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Details of Grant 

EPSRC Reference: EP/I020942/1
Title: Modulated Metal-Organic Frameworks for Hydrogen Storage
Principal Investigator: Schroder, Professor M
Other Investigators:
Champness, Professor NR Kingman, Professor S
Researcher Co-Investigators:
Project Partners:
Department: Sch of Chemistry
Organisation: University of Nottingham
Scheme: Standard Research
Starts: 01 October 2011 Ends: 30 September 2015 Value (£): 484,906
EPSRC Research Topic Classifications:
Energy Storage
EPSRC Industrial Sector Classifications:
Transport Systems and Vehicles Energy
Related Grants:
Panel History:
Panel DatePanel NameOutcome
26 Nov 2010 Grand Transport Challenge: Energy Storage Announced
Summary on Grant Application Form
This high-impact proposal will deliver high capacity hydrogen storage materials for applications in the automobile industry by developing the design, synthesis and scale-up of new metal-organic framework (MOF) materials. We will deliver materials with enhanced hydrogen storage capability by preparing porous MOFs with specifically designed pores for gas adsorption. These new materials will have reduced weight and volume, and thus improve overall energy storage density and efficiency. Our strategy of MOF pore modulation also develops approaches to controlling the kinetics of hydrogen uptake allowing direct management of refuelling times, and increasing the reversibility and life expectancy of the store.The proposal will deliver new methodologies for enhancing MOF structural design and synthesis by increasing hydrogen binding energies by i. formation of narrow pores thus inducing overlapping potentials from pore walls, ii. generation of free metal coordination sites within MOF pores to allow stronger binding of hydrogen directly to metal and cluster nodes, and iii. incorporation of free ligand donor sites within pores.We will develop the preparation of anionic MOFs with a range of organic, inorganic and metal counter-cations encapsulated within framework pores. Such an approach will afford materials with controlled hysteretic adsorption properties via cation gating leading to controlled refuelling/recharging of the storage system. The final aspect of the proposal will be to develop the scale-up of synthesis for selected MOFs using microwave technologies. Scale-up is a key issue for the use of MOFs in the transport sector and our approaches will target particularly high performance materials. Novel routes to functional porous materials using near critical solvents and mechanochemical methods will also be investigated. Continuous flow methods using microwave synthesis and near critical solvents will be assessed with the aim of reducing costs of scale-up.The ultimate goal of the proposal will be to bring the application of MOFs as hydrogen storage materials to a stage where they can be applied in real-world systems, thus overcoming a major technological barrier and unlocking the potential of hydrogen as a viable, clean replacement for fossil fuels, and enabling the Hydrogen Economy to become a reality.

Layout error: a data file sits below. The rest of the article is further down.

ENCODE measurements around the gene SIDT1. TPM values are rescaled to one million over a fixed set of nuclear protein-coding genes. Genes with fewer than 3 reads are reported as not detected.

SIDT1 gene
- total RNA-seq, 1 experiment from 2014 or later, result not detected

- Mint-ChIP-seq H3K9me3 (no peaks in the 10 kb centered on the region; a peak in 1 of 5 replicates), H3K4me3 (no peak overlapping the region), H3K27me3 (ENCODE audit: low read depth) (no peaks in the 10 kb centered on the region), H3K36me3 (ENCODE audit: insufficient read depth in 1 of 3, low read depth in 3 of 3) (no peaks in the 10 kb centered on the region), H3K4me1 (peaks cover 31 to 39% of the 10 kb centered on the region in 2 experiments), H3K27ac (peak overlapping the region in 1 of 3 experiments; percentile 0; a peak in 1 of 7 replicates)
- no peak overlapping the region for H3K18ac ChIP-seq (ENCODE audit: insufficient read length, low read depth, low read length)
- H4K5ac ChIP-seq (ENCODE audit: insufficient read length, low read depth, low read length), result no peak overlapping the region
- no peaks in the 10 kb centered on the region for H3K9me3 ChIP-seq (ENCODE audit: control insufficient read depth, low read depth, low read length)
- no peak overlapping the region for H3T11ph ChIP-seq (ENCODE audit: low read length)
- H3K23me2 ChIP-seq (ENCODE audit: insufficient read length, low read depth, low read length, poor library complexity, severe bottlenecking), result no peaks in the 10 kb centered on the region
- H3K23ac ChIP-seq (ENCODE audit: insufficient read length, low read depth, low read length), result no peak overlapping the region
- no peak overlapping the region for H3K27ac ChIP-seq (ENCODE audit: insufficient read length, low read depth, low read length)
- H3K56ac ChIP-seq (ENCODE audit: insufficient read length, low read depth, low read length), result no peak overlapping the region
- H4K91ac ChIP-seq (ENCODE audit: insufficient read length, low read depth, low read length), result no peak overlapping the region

Key Findings
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Organisation Website: http://www.nottingham.ac.uk